For around two weeks each year the trees here draw visitors and locals alike in droves to enjoy the colourful display of pink and white blossoms. You may even spot a lone red blossom as I did one year but making the flora even more wonderful is the picturesque lake in the centre with its tea house and the pristine peacocks roaming around the gardens. Photo opportunities abound and many dress up in costume for the event.
In previous years all the activities were over two weekends but this year they're mixing it up a bit with events during the week as well. Both modern and traditional Japanese culture come together through music and performance with brand new additions to the fold that include movies, a silent disco and more.
Kicking off the festival on Friday night is Yozakura, meaning night cherry blossom, a traditional night held in Japan during the cherry blossom season and for the first time at this festival you can do a VIP night blossom viewing where you wander through an illuminated garden before you sit back relaxing outdoors enjoying an exclusive movie screening. The most successful animated Japanese film Your Name (2016) will show on 18 August, whilst on 25 August you can watch Shin Godzilla, winner of the Japanese Academy Prize for Best Picture and Best Director in 2017. On from 5.30-9.30pm, it costs $15 for one night and is limited to pre-sales only. You can view the trailers and get your tickets here. Tsuru food truck will be on hand serving Asian street food should you find yourself hungry.
Speaking of food, on the weekends, Japanese food will be in abundance with a village set up hosting several food trucks and restaurants. There's everything from noodles and Sashimi from Masyua to Katsu curry from Kenta's Katsu and Japanese-inspired hot dogs from J Dogs. Or perhaps a Bento Box, a pork belly Bao bun, Teriyaki chicken wings and Japanese pancakes are up your alley. If you're wanting something other than Japanese for lunch, don't despair as there is an international food court and picnic area across the road between the aviary and the Peacock Gallery. Food here includes Gozleme, Vietnamese from both Trang's Kitchen and Mama Linh's, Korean BBQ, Yum Cha, Mr Creamy's ice creams and milkshakes, and Grab a Cino with their coffee cart.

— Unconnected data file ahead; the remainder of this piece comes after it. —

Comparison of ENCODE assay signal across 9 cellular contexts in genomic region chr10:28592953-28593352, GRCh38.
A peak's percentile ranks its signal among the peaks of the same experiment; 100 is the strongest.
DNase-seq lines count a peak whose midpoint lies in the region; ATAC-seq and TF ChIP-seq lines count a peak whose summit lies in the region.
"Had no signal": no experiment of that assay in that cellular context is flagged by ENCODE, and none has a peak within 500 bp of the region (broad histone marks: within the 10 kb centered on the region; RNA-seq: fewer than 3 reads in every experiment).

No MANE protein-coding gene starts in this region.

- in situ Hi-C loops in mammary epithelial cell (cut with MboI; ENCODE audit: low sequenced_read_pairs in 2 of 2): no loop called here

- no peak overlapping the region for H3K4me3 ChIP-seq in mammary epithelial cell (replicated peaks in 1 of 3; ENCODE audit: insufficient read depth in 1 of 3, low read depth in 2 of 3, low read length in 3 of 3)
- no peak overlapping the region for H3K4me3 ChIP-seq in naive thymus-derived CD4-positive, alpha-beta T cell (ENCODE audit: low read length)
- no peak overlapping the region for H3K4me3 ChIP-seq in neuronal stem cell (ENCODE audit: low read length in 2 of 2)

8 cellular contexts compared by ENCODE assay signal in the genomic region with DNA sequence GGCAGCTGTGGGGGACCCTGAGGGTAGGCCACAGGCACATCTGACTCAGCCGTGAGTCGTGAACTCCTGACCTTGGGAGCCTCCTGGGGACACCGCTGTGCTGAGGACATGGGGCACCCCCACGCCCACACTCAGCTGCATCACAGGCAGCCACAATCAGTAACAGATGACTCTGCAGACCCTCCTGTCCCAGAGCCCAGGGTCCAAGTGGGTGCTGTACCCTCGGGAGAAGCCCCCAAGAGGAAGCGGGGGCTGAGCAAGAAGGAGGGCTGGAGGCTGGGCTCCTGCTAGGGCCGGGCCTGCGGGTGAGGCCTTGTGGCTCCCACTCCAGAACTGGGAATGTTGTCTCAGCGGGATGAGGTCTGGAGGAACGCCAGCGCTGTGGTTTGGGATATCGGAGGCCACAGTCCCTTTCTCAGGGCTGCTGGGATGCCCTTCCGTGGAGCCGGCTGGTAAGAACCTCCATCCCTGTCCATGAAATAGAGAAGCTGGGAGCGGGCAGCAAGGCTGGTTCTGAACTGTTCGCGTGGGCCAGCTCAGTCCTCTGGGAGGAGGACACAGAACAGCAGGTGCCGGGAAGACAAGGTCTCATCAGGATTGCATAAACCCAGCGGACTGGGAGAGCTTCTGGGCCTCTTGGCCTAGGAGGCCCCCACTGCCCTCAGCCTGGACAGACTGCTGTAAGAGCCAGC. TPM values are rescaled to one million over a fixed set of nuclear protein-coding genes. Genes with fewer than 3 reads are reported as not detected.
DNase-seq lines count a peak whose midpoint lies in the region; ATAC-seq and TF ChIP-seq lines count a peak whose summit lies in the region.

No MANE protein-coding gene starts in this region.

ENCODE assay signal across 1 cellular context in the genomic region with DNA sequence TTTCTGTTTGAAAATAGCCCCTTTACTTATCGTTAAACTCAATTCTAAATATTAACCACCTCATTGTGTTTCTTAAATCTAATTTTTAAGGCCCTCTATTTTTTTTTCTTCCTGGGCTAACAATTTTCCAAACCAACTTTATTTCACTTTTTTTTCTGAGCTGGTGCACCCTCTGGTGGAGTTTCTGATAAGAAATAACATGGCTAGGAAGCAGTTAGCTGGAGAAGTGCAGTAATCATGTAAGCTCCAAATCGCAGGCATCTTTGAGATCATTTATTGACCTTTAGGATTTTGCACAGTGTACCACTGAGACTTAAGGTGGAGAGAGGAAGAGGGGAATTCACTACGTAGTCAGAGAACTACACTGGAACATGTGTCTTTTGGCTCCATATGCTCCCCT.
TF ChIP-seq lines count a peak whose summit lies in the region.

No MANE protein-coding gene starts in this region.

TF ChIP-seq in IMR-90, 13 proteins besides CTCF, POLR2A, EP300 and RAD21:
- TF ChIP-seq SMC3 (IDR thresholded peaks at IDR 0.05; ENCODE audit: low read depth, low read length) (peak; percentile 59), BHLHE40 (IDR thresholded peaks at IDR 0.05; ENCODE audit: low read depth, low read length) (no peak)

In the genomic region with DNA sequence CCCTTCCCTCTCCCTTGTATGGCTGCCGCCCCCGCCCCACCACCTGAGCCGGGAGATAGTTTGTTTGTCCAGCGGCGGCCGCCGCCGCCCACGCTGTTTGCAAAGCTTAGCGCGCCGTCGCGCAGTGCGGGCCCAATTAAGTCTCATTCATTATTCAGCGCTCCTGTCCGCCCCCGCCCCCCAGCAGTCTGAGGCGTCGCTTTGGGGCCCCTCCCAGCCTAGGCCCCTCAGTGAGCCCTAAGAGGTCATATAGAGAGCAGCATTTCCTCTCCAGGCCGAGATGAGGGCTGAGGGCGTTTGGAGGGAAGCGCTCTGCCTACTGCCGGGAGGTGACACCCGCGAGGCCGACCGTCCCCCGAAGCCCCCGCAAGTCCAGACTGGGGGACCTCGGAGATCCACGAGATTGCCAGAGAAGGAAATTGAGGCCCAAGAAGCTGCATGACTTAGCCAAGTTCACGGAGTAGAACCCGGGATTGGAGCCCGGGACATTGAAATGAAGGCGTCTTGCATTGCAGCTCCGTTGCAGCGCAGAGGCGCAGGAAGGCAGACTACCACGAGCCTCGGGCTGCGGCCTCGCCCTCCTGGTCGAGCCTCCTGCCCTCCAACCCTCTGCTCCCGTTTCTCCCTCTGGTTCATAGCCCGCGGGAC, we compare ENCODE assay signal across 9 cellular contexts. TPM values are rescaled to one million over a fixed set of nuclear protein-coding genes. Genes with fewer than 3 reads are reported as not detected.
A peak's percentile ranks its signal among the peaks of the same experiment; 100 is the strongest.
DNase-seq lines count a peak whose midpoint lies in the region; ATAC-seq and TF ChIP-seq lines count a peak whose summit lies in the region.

All that food requires a liquid wash down. Adults (18 & over) can do so with Asahi beer, imported Sake or plum wine at the new Izakaya Bar. You can also learn more about Sake with a Sake appreciation workshop on Sundays.
The first weekend also sees a Love your Leftovers stage with Season 2 Masterchef Australia winner Adam Liaw hosting Japanese food demonstrations and making dishes using leftovers. See him at 12pm and 2pm for all the how to's.
On the second weekend, you can work off the food by joining Japanese DJ legend Teddy Loid for the Hush! Silent Disco and Cosplay Jam. J Pop music and headsets are provided for a one on one dance experience with The Little Raven set at 1pm, Jadeabella at 2pm and Teddyloid at 3pm. Don your best costume and put on your dancing shoes for some fun.
The Sumo wrestlers are back in the gardens with their own stadium. Watch a professional Sumo match, cheer them on as they compete for the Sakura Cup, and learn the history and traditions of this noble sport. Matches take place at 11.30am, 1pm and 3pm on both weekends.
On the gallery side of the road at the Kyoto stage, be further entertained on weekends with Taiko drumming and percussion, Koto (Japanese stringed musical instrument) and Shakuhachi (Japanese end-blown flute) performances.
Craft-wise, local artists from the Auburn Arts Studio (next to the Peacock Gallery) will run daily Origami workshops for both adults and children. You can then add your piece to the community display or take it home with you.
At the Peacock Gallery there is a Kimono display on certain days and for further craft you can make your own blossom-inspired costume or floral headwear as part of the Bayanihan Philippine Art Project. You can then wear your output by joining the Spring Parade on 2 September.
Many dress up for the day in both traditional Kimonos and modern costumes
Plant-wise, if you want to learn more about the blossoms and other plants in the gardens then you might want to take a guided tour with one of the gardens' horticulturists. They run at 10am and 1pm on selected dates.
Learn more on these fabulous blossoms from experts
There's also a Garden Clinic on 22 August with Graham Ross from Better Homes and Gardens giving talks on the blossoms at the Garden Stage at 12pm and 3pm. He knows his stuff, having hosted multiple tours to cherry blossom season in Japan. The garden stage will also host a Bonsai workshop and Ikebana (Japanese flower arranging) demonstrations.
A special Seniors Day has been arranged as well this year for 24 August with traditional music performances to be enjoyed from 11am-1pm at the Garden stage and a traditional Japanese tea ceremony at the Peacock Gallery.
If you're a budding photographer and just want to get some great photos of the blossoms without the crowds then the best time to visit is during the week. On 21, 23 & 25 August they are having Serenity days for you to tour the cherry blossom trail at your own pace and discover the Cherry Arbour, the Cherry Grove, the Hanami Lawn Cherries and the Cherry Alley.
With so much to enjoy, plan your day/s to get the most out of what's on here. Timings and further details can be found on the council's website.
The gardens are located on the corner of Chiswick and Chisholm Roads with entry free for Cumberland residents and children under 16 years of age. For visitors living outside the area, entry is $5 per person.
A free shuttle bus operates on the weekends to and from Auburn train station between 9am and 5pm. If you want to drive, there is quite a bit of parking but best to arrive early to get a spot.
Let the sun shine bright for this beautiful flowering season!